gms | German Medical Science

GMS Hygiene and Infection Control

Deutsche Gesellschaft für Krankenhaushygiene (DGKH)

ISSN 2196-5226

Bacterial contamination of anesthesia machines’ internal breathing-circuit-systems

Bakterielle Kontamination des inneren Kreissystems von Anästhesiemaschinen

Research Article

  • corresponding author Verena Spertini - Clinical Institute for Hospital Hygiene, Medical University of Vienna, Vienna, Austria
  • Livia Borsoi - Institute of Social Medicine, Center for Public Health, Medical University of Vienna, Vienna, Austria
  • Jutta Berger - Clinical Institute for Hospital Hygiene, Medical University of Vienna, Vienna, Austria
  • Alexander Blacky - Clinical Institute for Hospital Hygiene, Medical University of Vienna, Vienna, Austria
  • Magda Dieb-Elschahawi - Clinical Institute for Hospital Hygiene, Medical University of Vienna, Vienna, Austria
  • Ojan Assadian - Clinical Institute for Hospital Hygiene, Medical University of Vienna, Vienna, Austria

GMS Krankenhaushyg Interdiszip 2011;6(1):Doc14

doi: 10.3205/dgkh000171, urn:nbn:de:0183-dgkh0001711

Veröffentlicht: 15. Dezember 2011

© 2011 Spertini et al.
Dieser Artikel ist ein Open Access-Artikel und steht unter den Creative Commons Lizenzbedingungen ( Er darf vervielfältigt, verbreitet und öffentlich zugänglich gemacht werden, vorausgesetzt dass Autor und Quelle genannt werden.


Background: Bacterial contamination of anesthesia breathing machines and their potential hazard for pulmonary infection and cross-infection among anesthetized patients has been an infection control issue since the 1950s. Disposable equipment and bacterial filters have been introduced to minimize this risk. However, the machines’ internal breathing-circuit-system has been considered to be free of micro-organisms without providing adequate data supporting this view. The aim of the study was to investigate if any micro-organisms can be yielded from used internal machines’ breathing-circuit-system. Based on such results objective reprocessing intervals could be defined.

Methods: The internal parts of 40 anesthesia machines’ breathing-circuit-system were investigated. Chi-square test and logistic regression analysis were performed. An on-site process observation of the re-processing sequence was conducted.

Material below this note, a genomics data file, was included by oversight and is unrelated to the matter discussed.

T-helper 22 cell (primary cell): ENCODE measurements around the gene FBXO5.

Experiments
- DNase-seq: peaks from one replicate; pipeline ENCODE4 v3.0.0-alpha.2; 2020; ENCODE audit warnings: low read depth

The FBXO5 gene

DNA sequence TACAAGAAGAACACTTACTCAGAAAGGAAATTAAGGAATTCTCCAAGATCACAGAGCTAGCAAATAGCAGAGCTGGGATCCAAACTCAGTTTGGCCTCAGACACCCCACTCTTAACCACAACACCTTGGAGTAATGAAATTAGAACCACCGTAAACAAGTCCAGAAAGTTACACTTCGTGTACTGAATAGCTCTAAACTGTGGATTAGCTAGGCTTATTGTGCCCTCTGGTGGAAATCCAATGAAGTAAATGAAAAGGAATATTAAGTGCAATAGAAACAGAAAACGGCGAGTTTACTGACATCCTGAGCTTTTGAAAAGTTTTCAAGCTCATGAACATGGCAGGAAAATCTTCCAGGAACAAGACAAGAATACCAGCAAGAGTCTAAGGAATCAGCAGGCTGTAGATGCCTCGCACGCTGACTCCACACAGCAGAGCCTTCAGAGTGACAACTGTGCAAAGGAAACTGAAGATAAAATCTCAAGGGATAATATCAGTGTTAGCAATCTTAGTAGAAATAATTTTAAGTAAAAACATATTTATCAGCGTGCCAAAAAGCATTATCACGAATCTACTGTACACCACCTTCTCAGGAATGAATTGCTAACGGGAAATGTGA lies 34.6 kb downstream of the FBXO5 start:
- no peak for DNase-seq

Results: Bacterial growth was found in 17 of 40 machines (43%). No significant difference was ascertained between the contamination and the processing intervals. The most common contaminants retrieved were coagulase negative Staphylococci, aerobe spore forming bacteria and Micrococcus species. In one breathing-circuit-system, Escherichia coli, and in one further Staphylococcus aureus were yielded.

Conclusion: Considering the availability of bacterial filters installed on the outlet of the breathing-circuit-systems, the type of bacteria retrieved and the on-site process observation, we conclude that the contamination found is best explained by a lack of adherence to hygienic measures during and after re-processing of the internal breathing-circuit-system. These results support an extension of the re-processing interval of the anesthesia apparatus longer than the manufacturer’s recommendation of one week. However, the importance of adherence to standard hygienic measures during re-processing needs to be emphasized.

Keywords: anesthesia machine, breathing circuit system, contamination, infection control


Hintergrund: Die bakterielle Kontamination von Anästhesiemaschinen und die von Ihnen ausgehende potentielle Gefahr für Pneumonien und Kreuzinfektionen zwischen anästhesierten Patientinnen ist bereits seit den 1950 Jahren ein Thema der Krankenhaushygiene. Um das Risiko einer Kreuzübertragung zu minimieren, wurden Einwegprodukte und Bakterienfilter eingeführt. Soweit gilt der innere Atemkreissystem der Maschinen als frei von Mikroorganismen, ohne dass das jemals mit adäquaten Daten untermauert wurde. Das Ziel der Studie war daher zu untersuchen, ob Mikroorganismen aus dem inneren Kreissystem benutzter Anästhesiemaschinen isoliert werden können. Auf dieser Grundlage könnte man objektive Aufbereitungsintervalle definieren.